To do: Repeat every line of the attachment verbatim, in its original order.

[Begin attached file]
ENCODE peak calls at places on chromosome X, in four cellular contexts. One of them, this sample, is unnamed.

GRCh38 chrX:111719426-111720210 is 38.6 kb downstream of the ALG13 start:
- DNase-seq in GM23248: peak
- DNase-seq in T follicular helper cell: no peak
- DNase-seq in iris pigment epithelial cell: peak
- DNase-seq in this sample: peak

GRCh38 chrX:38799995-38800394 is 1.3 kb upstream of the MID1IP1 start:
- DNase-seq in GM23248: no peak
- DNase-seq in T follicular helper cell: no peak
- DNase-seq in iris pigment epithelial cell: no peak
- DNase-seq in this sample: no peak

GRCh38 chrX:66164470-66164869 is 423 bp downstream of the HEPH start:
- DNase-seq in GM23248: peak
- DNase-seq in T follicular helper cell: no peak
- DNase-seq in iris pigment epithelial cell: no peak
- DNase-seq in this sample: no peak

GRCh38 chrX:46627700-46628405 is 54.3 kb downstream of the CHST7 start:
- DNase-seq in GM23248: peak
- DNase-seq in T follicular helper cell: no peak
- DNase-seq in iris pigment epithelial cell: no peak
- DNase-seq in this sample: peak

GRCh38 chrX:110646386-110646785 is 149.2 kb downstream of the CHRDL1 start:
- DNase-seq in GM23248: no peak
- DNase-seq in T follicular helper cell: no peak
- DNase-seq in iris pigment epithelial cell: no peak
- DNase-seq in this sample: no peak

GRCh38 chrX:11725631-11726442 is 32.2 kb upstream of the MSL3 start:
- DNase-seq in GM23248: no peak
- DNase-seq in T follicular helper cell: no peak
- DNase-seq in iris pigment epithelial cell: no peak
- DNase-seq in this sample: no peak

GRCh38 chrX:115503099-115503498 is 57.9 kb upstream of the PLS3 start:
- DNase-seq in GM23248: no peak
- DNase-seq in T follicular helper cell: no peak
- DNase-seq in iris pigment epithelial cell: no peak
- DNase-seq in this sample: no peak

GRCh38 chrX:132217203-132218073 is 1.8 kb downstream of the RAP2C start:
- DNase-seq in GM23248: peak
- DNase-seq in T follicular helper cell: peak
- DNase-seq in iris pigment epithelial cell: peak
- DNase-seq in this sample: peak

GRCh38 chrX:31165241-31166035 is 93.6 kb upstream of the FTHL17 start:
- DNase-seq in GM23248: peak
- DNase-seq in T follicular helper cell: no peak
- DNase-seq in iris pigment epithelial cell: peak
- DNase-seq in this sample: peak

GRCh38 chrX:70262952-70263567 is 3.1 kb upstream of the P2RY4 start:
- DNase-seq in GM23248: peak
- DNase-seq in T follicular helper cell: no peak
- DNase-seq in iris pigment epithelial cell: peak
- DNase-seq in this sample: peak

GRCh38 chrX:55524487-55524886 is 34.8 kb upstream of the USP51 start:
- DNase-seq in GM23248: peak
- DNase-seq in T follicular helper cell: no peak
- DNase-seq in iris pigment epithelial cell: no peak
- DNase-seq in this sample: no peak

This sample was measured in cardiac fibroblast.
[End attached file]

ENCODE peak calls at places on chromosome X, in four cellular contexts. One of them, this sample, is unnamed.

GRCh38 chrX:111719426-111720210 is 38.6 kb downstream of the ALG13 start:
- DNase-seq in GM23248: peak
- DNase-seq in T follicular helper cell: no peak
- DNase-seq in iris pigment epithelial cell: peak
- DNase-seq in this sample: peak

GRCh38 chrX:38799995-38800394 is 1.3 kb upstream of the MID1IP1 start:
- DNase-seq in GM23248: no peak
- DNase-seq in T follicular helper cell: no peak
- DNase-seq in iris pigment epithelial cell: no peak
- DNase-seq in this sample: no peak

GRCh38 chrX:66164470-66164869 is 423 bp downstream of the HEPH start:
- DNase-seq in GM23248: peak
- DNase-seq in T follicular helper cell: no peak
- DNase-seq in iris pigment epithelial cell: no peak
- DNase-seq in this sample: no peak

GRCh38 chrX:46627700-46628405 is 54.3 kb downstream of the CHST7 start:
- DNase-seq in GM23248: peak
- DNase-seq in T follicular helper cell: no peak
- DNase-seq in iris pigment epithelial cell: no peak
- DNase-seq in this sample: peak

GRCh38 chrX:110646386-110646785 is 149.2 kb downstream of the CHRDL1 start:
- DNase-seq in GM23248: no peak
- DNase-seq in T follicular helper cell: no peak
- DNase-seq in iris pigment epithelial cell: no peak
- DNase-seq in this sample: no peak

GRCh38 chrX:11725631-11726442 is 32.2 kb upstream of the MSL3 start:
- DNase-seq in GM23248: no peak
- DNase-seq in T follicular helper cell: no peak
- DNase-seq in iris pigment epithelial cell: no peak
- DNase-seq in this sample: no peak

GRCh38 chrX:115503099-115503498 is 57.9 kb upstream of the PLS3 start:
- DNase-seq in GM23248: no peak
- DNase-seq in T follicular helper cell: no peak
- DNase-seq in iris pigment epithelial cell: no peak
- DNase-seq in this sample: no peak

GRCh38 chrX:132217203-132218073 is 1.8 kb downstream of the RAP2C start:
- DNase-seq in GM23248: peak
- DNase-seq in T follicular helper cell: peak
- DNase-seq in iris pigment epithelial cell: peak
- DNase-seq in this sample: peak

GRCh38 chrX:31165241-31166035 is 93.6 kb upstream of the FTHL17 start:
- DNase-seq in GM23248: peak
- DNase-seq in T follicular helper cell: no peak
- DNase-seq in iris pigment epithelial cell: peak
- DNase-seq in this sample: peak

GRCh38 chrX:70262952-70263567 is 3.1 kb upstream of the P2RY4 start:
- DNase-seq in GM23248: peak
- DNase-seq in T follicular helper cell: no peak
- DNase-seq in iris pigment epithelial cell: peak
- DNase-seq in this sample: peak

GRCh38 chrX:55524487-55524886 is 34.8 kb upstream of the USP51 start:
- DNase-seq in GM23248: peak
- DNase-seq in T follicular helper cell: no peak
- DNase-seq in iris pigment epithelial cell: no peak
- DNase-seq in this sample: no peak

This sample was measured in cardiac fibroblast.